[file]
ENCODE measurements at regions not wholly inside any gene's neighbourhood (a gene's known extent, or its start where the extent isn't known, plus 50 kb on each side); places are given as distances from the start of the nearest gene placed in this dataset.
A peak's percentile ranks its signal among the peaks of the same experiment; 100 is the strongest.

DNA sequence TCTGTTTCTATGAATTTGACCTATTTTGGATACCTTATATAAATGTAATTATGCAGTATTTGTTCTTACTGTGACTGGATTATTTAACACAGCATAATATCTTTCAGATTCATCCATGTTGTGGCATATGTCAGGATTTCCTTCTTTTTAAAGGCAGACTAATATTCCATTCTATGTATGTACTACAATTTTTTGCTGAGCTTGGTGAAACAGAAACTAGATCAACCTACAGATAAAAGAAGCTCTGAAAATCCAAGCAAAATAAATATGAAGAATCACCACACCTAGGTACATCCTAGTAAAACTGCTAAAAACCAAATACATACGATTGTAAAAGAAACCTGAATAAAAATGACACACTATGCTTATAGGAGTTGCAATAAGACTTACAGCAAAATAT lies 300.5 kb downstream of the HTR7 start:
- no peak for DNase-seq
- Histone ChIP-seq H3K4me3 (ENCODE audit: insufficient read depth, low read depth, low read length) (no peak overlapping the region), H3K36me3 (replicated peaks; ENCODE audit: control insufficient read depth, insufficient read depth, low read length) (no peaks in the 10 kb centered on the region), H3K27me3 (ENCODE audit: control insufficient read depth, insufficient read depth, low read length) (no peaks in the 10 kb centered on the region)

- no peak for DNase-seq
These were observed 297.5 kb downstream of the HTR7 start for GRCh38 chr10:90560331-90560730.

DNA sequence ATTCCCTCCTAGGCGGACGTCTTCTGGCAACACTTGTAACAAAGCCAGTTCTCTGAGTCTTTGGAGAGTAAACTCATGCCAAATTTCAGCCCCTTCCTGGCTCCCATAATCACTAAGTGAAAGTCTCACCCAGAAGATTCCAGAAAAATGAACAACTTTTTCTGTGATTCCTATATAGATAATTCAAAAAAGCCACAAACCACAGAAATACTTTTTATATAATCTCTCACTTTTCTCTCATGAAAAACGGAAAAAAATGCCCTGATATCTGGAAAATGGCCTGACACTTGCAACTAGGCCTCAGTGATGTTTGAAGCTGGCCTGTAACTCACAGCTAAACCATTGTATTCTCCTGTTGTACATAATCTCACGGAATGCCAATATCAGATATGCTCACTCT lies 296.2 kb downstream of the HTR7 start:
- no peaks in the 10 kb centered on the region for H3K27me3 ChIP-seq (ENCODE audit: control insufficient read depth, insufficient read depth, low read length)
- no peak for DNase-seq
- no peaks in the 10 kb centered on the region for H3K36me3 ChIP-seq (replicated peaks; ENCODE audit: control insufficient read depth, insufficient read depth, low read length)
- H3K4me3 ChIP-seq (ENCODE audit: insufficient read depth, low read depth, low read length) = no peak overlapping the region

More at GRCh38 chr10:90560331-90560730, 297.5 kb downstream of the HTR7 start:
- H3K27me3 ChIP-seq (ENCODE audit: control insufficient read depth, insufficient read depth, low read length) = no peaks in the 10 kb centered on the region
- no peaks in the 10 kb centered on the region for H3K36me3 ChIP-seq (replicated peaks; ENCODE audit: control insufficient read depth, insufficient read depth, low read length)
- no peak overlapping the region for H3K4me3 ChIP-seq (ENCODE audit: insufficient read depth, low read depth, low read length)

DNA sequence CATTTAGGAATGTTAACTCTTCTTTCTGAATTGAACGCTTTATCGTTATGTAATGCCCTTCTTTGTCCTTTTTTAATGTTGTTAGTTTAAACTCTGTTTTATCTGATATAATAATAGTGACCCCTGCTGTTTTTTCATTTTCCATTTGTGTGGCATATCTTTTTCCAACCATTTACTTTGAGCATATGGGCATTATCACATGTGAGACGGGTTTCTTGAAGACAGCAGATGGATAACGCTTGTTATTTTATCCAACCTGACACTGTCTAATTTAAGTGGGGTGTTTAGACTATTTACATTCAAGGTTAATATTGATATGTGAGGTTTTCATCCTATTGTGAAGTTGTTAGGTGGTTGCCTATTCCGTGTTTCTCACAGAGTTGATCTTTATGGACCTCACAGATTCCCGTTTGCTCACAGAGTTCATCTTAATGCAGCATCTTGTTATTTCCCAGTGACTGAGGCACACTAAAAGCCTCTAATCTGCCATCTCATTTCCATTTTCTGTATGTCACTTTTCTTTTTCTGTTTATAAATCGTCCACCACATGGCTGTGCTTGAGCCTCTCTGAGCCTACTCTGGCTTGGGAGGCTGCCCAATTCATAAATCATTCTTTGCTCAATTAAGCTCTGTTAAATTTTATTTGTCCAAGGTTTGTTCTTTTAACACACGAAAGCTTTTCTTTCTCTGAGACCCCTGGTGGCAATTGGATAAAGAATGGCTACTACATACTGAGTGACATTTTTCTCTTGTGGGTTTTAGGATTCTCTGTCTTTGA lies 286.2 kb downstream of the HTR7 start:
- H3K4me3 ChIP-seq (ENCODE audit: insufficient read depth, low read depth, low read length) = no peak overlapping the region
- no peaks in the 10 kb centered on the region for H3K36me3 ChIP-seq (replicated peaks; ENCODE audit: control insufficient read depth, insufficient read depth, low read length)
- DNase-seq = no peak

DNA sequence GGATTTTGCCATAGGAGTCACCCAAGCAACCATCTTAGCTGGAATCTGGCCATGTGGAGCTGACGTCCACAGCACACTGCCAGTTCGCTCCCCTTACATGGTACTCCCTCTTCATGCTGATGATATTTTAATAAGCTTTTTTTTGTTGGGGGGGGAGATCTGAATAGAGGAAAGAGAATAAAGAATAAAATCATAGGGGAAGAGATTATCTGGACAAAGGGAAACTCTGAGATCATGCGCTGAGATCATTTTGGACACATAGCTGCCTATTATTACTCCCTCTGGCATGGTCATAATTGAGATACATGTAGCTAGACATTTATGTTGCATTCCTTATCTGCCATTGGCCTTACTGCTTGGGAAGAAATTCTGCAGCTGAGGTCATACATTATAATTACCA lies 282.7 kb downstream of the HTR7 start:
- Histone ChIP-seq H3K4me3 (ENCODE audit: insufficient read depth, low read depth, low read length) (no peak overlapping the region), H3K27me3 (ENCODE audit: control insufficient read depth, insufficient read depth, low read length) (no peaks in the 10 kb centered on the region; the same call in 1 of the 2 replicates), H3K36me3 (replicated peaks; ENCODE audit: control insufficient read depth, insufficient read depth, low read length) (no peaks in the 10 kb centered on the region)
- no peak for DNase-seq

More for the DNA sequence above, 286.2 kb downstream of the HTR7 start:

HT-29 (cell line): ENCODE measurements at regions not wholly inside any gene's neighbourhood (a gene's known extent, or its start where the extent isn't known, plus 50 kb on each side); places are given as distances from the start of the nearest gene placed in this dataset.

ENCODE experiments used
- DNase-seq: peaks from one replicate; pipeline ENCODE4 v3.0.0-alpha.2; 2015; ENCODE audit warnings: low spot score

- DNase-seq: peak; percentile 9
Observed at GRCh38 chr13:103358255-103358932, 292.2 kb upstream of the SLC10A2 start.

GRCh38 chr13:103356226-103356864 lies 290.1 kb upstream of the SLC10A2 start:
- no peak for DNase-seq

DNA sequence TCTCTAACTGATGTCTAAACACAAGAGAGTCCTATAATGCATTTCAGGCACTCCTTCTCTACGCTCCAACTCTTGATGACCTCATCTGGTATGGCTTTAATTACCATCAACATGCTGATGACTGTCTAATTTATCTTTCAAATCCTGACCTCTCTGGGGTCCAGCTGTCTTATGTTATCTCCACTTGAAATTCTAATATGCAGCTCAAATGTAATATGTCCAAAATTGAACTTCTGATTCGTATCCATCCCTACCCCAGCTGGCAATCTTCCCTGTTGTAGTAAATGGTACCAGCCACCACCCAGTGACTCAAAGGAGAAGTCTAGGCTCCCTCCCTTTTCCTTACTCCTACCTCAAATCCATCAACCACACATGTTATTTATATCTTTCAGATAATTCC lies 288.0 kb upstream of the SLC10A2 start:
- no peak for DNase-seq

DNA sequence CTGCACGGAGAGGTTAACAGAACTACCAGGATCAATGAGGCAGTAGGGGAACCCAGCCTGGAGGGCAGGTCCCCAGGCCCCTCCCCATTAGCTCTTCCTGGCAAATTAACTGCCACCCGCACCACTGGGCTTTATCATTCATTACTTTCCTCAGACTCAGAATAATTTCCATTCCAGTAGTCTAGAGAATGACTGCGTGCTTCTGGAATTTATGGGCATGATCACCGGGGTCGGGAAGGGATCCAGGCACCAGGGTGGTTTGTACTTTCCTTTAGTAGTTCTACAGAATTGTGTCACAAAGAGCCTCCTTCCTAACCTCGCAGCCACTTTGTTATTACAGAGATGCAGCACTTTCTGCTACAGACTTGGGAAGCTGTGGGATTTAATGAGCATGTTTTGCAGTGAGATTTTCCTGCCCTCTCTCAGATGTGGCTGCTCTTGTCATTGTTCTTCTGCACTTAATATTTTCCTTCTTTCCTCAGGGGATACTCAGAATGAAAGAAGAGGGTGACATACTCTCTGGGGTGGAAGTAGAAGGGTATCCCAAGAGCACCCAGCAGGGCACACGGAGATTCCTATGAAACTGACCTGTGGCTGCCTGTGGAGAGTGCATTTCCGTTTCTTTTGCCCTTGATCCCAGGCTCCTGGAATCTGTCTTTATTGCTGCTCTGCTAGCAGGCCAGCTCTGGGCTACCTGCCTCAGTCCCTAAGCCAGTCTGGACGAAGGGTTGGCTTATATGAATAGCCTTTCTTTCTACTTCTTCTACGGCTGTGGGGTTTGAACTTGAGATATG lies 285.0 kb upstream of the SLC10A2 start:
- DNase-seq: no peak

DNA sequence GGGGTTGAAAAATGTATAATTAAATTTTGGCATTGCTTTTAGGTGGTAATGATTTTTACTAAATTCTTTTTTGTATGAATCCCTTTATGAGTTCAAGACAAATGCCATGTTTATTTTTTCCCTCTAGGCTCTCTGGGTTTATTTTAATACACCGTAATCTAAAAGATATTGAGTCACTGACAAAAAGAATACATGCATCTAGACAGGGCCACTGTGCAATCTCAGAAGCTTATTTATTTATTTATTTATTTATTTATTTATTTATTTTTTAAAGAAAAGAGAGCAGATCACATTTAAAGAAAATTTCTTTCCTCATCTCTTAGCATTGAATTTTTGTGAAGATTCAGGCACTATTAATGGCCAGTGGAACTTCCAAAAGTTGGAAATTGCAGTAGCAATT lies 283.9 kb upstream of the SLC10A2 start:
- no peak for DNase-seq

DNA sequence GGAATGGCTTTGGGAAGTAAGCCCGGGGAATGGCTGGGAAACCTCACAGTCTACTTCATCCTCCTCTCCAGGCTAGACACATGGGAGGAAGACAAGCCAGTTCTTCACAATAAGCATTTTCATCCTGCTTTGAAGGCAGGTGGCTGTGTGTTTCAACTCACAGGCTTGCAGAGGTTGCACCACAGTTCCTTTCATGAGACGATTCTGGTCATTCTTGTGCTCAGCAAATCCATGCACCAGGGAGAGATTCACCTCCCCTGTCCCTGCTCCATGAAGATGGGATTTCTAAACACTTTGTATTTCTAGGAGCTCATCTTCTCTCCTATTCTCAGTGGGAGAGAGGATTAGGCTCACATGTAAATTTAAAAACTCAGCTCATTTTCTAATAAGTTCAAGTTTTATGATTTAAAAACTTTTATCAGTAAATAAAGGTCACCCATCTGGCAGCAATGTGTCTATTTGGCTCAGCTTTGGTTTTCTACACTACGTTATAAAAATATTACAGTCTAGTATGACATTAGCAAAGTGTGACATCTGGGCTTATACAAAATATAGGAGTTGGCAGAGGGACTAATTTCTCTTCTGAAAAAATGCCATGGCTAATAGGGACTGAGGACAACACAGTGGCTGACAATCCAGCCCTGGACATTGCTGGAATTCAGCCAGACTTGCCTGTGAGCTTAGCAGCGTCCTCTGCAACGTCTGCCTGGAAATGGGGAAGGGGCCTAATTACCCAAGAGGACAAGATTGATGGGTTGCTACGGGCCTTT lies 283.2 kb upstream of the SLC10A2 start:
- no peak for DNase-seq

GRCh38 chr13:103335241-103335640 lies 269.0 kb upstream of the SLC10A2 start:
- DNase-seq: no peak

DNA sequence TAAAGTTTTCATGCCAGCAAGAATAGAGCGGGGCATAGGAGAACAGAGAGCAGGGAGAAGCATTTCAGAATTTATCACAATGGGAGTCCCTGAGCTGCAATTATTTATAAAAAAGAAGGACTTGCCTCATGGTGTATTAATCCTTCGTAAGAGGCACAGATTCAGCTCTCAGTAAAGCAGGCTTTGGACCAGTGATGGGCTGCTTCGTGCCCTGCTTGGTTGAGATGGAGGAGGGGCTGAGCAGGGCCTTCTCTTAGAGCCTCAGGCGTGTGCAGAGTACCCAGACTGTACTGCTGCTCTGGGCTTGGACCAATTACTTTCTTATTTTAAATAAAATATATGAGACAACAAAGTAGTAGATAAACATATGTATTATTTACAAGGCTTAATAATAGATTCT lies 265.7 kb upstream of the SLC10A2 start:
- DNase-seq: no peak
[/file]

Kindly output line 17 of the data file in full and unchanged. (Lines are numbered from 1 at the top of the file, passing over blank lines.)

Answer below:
DNA sequence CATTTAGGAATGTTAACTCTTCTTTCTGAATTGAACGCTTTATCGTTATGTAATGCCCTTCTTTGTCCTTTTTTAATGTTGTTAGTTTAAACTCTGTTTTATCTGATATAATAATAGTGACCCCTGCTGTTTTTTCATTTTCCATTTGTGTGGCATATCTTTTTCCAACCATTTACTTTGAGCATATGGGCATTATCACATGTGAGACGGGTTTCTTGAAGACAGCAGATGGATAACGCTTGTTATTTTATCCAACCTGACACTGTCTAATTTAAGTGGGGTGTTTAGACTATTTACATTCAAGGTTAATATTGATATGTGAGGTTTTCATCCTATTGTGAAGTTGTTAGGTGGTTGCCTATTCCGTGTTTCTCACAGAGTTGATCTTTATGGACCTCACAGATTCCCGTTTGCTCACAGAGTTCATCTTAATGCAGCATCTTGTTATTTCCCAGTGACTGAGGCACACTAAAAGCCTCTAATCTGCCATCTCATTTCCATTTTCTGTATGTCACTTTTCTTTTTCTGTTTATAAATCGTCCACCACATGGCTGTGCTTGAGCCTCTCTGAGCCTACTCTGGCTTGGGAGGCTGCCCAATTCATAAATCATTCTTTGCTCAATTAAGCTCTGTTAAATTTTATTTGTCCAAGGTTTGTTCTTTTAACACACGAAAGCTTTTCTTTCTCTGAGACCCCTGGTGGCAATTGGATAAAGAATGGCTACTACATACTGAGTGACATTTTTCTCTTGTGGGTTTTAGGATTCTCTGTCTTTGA lies 286.2 kb downstream of the HTR7 start: